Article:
The most immediately ominous issue, following Saturday's disturbances at the Garvaghy Road troublespot in Portadown, Co Armagh, is that of the loyalist marching season, which is worrying many in government and the security forces.
The season's chief predicament continues to be that which has dominated Northern Ireland's summers for the past three years: whether to allow Portadown Orangemen to walk along Garvaghy Road, or to halt the parade in line with the wishes of Catholic residents.
Fifteen policemen and four civilians were injured during Saturday's disturbances, when more than 30 petrol bombs were thrown, together with a number of blast bombs. There were allegations that the use of blast bombs was an indication that republicans were involved, since such devices require prior manufacture.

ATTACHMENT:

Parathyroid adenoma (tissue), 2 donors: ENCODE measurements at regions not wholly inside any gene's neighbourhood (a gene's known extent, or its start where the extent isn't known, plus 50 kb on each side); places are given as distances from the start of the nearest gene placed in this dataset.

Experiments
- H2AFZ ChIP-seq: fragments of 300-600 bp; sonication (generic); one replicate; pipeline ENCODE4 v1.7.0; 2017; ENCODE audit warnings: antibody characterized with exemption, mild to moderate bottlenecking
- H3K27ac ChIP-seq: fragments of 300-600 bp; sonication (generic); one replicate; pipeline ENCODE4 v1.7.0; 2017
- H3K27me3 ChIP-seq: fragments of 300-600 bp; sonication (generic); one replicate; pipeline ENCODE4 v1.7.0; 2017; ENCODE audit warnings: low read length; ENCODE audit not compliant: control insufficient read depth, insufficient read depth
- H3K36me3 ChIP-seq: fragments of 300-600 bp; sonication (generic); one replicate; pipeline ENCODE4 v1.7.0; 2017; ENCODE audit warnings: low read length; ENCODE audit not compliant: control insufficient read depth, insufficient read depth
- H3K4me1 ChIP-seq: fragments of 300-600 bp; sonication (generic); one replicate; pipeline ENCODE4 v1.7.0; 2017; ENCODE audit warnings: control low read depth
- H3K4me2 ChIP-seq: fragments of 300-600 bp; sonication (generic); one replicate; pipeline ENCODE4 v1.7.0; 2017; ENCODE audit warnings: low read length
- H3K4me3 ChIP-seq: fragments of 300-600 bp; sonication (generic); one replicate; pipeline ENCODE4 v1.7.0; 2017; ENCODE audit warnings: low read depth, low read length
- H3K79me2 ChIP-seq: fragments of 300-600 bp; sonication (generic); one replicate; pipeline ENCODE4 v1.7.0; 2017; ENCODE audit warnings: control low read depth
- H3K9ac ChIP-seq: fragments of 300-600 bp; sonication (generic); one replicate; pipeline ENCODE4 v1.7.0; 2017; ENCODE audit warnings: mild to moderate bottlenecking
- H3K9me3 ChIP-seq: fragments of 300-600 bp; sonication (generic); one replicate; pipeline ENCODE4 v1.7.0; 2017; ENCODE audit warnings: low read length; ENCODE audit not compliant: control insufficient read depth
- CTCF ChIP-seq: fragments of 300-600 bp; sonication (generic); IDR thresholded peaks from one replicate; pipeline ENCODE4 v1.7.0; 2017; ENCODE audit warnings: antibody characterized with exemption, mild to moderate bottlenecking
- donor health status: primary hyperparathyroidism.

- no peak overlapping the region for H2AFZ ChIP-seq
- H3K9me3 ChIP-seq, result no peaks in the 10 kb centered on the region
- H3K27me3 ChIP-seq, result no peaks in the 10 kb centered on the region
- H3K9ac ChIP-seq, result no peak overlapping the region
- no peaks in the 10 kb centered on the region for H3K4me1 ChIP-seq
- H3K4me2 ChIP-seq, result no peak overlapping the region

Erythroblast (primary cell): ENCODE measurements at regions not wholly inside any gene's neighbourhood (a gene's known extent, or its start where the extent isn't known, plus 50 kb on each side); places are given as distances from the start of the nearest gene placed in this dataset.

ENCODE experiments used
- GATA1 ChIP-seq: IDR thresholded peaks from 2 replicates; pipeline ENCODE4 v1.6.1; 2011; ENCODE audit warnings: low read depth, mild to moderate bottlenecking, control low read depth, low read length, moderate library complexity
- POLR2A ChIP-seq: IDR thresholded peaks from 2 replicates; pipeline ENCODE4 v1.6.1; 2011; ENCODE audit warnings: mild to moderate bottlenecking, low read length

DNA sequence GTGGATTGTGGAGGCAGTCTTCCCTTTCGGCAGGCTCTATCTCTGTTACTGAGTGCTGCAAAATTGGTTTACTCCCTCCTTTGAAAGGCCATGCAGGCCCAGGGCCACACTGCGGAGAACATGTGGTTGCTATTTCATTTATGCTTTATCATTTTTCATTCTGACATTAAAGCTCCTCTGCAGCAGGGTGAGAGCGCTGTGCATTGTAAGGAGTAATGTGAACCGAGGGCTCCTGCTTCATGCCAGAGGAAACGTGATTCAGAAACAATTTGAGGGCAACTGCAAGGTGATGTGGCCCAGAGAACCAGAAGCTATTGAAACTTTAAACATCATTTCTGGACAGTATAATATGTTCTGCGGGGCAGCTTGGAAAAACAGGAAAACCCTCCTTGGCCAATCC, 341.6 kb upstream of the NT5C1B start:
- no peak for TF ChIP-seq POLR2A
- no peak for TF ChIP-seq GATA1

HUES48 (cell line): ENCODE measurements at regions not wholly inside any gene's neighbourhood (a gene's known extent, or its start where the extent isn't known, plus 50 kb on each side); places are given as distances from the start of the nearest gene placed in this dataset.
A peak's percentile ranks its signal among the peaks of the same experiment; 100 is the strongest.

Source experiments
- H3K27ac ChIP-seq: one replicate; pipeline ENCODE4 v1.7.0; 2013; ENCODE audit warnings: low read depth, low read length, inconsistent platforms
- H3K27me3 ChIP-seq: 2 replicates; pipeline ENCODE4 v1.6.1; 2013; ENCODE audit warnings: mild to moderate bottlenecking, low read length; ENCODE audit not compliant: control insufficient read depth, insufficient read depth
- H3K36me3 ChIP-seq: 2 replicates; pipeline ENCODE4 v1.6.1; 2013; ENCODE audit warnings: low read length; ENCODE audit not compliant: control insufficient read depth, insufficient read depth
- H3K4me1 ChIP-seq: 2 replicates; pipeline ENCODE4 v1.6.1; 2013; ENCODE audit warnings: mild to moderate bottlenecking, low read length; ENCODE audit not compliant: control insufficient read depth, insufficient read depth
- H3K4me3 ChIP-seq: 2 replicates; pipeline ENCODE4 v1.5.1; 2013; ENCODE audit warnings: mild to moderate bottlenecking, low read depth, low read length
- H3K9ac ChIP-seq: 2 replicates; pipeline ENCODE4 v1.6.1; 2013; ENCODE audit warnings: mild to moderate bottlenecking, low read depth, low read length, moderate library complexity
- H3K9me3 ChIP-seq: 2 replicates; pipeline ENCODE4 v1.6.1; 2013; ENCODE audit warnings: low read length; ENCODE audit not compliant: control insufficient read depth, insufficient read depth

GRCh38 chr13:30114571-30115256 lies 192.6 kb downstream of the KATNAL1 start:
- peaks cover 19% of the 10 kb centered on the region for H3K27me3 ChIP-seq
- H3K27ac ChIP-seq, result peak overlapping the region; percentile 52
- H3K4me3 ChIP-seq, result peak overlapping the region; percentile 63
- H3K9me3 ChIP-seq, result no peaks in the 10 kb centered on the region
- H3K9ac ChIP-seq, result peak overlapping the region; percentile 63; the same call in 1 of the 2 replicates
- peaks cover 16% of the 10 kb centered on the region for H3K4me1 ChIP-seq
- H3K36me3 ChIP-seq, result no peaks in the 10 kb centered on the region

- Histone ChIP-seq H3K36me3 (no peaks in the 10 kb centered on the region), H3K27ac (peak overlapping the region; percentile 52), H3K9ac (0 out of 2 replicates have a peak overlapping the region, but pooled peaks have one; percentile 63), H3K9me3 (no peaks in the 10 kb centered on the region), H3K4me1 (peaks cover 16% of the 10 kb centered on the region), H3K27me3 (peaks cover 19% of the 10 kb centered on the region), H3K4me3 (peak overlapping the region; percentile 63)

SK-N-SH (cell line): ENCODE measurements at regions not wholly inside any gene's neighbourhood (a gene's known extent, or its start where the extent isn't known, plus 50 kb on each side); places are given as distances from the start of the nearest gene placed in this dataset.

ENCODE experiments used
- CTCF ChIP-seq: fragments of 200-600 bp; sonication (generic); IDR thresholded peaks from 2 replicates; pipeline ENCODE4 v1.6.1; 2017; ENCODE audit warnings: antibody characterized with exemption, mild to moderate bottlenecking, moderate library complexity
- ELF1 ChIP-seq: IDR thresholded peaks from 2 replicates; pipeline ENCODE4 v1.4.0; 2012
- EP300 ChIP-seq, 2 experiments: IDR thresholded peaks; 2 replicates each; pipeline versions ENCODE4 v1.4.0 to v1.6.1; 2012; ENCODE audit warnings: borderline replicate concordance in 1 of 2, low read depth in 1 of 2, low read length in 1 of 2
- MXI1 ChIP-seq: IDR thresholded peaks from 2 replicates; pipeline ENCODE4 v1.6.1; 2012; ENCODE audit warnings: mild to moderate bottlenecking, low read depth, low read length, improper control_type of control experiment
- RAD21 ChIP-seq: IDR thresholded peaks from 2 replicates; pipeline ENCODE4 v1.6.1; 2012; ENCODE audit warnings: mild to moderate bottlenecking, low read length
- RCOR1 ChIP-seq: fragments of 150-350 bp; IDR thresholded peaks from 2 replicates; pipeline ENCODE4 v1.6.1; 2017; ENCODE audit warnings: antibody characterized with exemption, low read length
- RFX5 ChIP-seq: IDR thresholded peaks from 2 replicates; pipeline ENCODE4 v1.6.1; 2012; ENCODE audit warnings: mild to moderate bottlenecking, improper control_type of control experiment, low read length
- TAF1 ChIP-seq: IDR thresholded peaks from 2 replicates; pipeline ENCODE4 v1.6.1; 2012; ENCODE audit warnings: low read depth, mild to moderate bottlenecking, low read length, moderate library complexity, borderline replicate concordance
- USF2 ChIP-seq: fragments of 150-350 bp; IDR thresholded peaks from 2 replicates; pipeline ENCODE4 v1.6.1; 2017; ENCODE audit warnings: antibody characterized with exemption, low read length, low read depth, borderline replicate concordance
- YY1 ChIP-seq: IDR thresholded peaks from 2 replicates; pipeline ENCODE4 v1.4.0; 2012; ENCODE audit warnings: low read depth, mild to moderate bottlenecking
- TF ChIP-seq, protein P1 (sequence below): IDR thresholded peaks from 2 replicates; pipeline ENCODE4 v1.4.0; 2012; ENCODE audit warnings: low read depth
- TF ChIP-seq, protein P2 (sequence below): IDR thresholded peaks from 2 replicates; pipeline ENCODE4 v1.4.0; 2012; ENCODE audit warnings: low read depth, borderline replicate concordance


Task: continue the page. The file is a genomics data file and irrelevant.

Alistair Graham, chairman of the Parades Commission, defended its decision not to ban the march. He said: "We decided this was not a parade we needed to intervene in. We are talking about 40 children and one band. It hardly touched the Garvaghy Road. It was mainly in a non-contentious area."
The weekend violence and its implications was discussed by the Prime Minister, Tony Blair, and the Taoiseach, Bertie Ahern, in Dublin last night. Both spoke optimistically of forging a closer cooperative relationship between Dublin and London in the wake of the Good Friday Agreement, symbolised by the planned invitation to Mr Blair to become the first British head of government to address the Dail.
The meeting, part of a series of contacts between Mr Blair and European Union counterparts in his capacity as President of the EU Council of Ministers, also discussed the need to strengthen EU efforts to combat drugs trafficking and organised crime, and the crisis in Kosovo. They also considered the prospects for EU enlargement and transitional arrangements for structural fund aid to Ireland during that process.Reuse content